California could generate enough energy to meet its demands three to five times over simply by putting solar panels on existing buildings and other urban infrastructure, according to a study from the Carnegie Institution for Science. That could allow the development of utility-scale solar power without the need to build environmentally disruptive solar farms in rural or desert areas.
The spread of solar energy projects has stalled in Wisconsin after state regulators reduced funding for installation of rooftop solar panels and the fees that utilities pay for power coming from solar households, according to this article. This has dampened demand for renewable energy, causing electricians to be less involved with rooftop solar work and local companies to develop projects outside the state. However, renewable energy is poised to grow because of support from government climate-change policies, said Carl Siegrist, a solar energy consultant.
The Ubuntu server team says it will no longer provide a 32-bit installation option with its impending 12.10 OS release, a move that may signify the end of 32-bit server computing for Ubuntu, Christopher Tozzi writes. But the final farewell is expected to take some time given that not all systems support 64-bit.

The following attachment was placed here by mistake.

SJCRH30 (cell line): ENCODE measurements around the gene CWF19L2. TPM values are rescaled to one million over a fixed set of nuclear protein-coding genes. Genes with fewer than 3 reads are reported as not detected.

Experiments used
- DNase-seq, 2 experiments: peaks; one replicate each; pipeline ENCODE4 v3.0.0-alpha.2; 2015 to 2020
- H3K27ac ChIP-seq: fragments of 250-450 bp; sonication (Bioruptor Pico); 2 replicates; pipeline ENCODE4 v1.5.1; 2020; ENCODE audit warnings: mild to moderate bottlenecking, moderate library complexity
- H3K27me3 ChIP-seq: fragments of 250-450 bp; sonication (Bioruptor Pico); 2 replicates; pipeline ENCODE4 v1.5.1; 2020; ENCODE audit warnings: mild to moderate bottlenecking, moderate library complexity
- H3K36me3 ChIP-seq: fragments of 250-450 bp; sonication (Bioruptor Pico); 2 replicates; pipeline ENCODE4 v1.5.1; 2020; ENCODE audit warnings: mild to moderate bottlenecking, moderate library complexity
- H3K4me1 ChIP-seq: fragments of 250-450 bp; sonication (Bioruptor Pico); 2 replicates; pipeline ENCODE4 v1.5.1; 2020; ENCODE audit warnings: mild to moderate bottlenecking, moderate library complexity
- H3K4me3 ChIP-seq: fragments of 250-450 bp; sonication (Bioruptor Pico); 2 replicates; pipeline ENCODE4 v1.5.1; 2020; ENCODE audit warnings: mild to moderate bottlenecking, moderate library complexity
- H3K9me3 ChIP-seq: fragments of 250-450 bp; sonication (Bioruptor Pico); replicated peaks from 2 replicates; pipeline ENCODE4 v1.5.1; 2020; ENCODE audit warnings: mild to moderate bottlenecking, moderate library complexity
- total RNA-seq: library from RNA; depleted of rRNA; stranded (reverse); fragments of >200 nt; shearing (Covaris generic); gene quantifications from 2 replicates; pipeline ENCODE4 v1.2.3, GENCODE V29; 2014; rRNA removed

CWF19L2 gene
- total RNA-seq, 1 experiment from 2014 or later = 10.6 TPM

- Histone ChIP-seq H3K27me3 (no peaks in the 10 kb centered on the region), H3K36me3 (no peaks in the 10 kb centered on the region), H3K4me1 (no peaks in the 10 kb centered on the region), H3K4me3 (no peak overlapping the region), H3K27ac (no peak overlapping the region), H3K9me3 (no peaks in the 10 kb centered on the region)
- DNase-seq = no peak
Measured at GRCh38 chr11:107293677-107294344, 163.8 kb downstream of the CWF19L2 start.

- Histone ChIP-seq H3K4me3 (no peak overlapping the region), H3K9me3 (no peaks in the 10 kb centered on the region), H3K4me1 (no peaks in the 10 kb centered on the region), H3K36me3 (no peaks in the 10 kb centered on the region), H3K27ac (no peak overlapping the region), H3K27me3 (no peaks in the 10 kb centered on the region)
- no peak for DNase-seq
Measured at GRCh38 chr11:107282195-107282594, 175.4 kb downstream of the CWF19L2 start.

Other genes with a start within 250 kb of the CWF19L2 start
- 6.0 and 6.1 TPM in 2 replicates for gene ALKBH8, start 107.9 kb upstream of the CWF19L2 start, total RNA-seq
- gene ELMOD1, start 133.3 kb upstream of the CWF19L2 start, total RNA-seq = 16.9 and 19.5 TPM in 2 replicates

Facebook's enormous reach could be the social network's downfall -- and a disaster for the rest of the ad-supported Internet, Michael Wolff writes. Weak demand and a huge oversupply of ad inventory will force Facebook to reduce its per-user revenues, depressing the broader online-advertising market and forcing Facebook and other sites out of business, Wolff writes. "The crash will come. And Facebook -- that putative transformer of worlds, which is, in reality, only an ad-driven site -- will fall with everybody else," Wolff writes.
Comcast topper Brian Roberts yesterday said VOD is poised for a boom and touted the MSO's aggressive effort to put VOD services in subscribers' homes. Roberts said Comcast now offers about 4,000 on-demand programs and "a couple of hundred" movies available for free.